Brush your Swissy’s teeth at least two or three times a week to remove tartar buildup and the bacteria that lurk inside it. Daily brushing is even better if you want to prevent gum disease and bad breath.
Trim their nails once or twice a month if your dog doesn’t wear them down naturally to prevent painful tears and other problems. If you can hear them clicking on the floor, they’re too long. Dog toenails have blood vessels in them, and if you cut too far you can cause bleeding, and your dog may not cooperate the next time they see the nail clippers come out. So, if you’re not experienced trimming dog nails, ask a vet or groomer for pointers.
Their ears should be checked weekly for redness or a bad odor, which can indicate an infection. When you check your dog’s ears, wipe them out with a cotton ball dampened with gentle, pH-balanced ear cleaner to help prevent infections. Don’t insert anything into the ear canal; just clean the outer ear.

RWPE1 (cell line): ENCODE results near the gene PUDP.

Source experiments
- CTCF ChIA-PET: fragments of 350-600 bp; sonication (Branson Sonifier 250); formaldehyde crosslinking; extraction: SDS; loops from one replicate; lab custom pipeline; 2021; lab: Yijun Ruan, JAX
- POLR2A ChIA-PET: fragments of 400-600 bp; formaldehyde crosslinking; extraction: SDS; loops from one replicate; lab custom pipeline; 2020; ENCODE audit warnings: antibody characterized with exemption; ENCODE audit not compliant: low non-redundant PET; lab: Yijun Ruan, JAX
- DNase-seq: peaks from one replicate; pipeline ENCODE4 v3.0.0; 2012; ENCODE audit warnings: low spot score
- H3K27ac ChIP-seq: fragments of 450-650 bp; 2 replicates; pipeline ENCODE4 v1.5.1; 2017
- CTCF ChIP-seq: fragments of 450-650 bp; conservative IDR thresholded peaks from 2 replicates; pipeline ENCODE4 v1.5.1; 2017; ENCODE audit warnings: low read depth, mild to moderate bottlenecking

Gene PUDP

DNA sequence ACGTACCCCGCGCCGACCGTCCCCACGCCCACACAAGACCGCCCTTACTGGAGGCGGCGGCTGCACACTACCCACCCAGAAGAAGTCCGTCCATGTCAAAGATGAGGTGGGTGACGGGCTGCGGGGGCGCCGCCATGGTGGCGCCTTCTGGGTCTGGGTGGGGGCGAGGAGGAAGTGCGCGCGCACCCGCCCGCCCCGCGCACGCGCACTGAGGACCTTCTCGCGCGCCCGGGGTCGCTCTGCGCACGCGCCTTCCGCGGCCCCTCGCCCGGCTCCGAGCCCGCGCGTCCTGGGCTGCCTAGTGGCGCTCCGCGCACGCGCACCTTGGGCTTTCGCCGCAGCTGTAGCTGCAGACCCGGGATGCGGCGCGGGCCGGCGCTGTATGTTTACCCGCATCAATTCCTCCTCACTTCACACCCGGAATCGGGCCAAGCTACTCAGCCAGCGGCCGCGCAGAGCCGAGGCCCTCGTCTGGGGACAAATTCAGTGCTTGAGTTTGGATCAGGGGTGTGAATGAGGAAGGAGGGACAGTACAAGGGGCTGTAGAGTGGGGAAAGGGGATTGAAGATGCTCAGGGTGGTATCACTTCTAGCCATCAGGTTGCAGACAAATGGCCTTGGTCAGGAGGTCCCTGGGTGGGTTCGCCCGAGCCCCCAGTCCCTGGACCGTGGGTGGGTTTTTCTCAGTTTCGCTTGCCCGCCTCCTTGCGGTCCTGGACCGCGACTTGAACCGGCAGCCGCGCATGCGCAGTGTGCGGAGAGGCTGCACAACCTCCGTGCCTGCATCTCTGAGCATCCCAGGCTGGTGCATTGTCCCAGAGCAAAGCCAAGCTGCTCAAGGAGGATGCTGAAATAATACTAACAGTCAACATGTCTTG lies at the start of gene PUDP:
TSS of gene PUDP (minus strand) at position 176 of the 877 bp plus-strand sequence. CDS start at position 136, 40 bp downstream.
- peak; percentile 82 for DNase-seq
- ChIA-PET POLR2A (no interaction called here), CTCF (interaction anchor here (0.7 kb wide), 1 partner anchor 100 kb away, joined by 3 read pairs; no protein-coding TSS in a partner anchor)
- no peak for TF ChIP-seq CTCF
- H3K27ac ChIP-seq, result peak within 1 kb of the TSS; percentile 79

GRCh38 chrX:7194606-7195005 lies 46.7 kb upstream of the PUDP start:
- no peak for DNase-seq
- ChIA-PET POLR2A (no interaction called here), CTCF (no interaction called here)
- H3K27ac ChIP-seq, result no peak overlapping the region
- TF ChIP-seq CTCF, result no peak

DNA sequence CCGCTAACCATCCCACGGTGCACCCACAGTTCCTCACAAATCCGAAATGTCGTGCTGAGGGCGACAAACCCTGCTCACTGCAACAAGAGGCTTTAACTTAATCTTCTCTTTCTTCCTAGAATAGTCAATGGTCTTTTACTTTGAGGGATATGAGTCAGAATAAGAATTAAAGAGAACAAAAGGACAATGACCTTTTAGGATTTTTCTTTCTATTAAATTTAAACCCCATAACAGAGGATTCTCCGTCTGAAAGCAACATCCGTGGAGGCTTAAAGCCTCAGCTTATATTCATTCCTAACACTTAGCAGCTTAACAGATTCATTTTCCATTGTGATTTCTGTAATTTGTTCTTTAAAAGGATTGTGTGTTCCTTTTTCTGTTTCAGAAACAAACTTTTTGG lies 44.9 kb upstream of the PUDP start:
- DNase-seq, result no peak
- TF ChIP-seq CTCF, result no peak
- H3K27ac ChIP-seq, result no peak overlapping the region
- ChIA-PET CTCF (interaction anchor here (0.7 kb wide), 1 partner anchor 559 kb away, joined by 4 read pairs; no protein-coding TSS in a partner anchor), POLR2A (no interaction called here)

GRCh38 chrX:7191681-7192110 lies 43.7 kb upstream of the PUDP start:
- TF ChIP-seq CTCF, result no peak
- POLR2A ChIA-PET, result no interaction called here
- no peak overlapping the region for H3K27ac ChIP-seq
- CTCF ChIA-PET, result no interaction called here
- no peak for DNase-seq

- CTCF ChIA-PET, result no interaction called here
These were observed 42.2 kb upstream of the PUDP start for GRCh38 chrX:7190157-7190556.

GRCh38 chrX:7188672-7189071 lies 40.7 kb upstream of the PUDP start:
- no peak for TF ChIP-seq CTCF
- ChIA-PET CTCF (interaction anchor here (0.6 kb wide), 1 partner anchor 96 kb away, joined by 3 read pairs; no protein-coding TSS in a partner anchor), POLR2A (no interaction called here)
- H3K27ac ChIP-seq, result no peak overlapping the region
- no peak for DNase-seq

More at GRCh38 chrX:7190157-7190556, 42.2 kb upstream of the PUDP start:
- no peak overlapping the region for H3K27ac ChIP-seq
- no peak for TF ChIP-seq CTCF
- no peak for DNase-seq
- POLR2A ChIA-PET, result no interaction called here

How much your adult dog eats depends on their size, age, build, metabolism, and activity level. Dogs are individuals, just like people, and they don’t all need the same amount of food. It almost goes without saying that a highly active dog will need more than a couch potato dog. The quality of dog food you buy also makes a difference–the better the dog food, the further it will go toward nourishing your dog and the less of it you’ll need to shake into your dog’s bowl.
Keep your Swissy in good shape by measuring their food and feeding them twice a day rather than leaving food out all the time. If you’re unsure whether they’re overweight, give him the eye test and the hands-on test.
First, look down at your dog. You should be able to see a waist. Then place your hands on their back, thumbs along the spine, with the fingers spread downward. You should be able to feel but not see their ribs without having to press hard. If you can’t, they need less food and more exercise.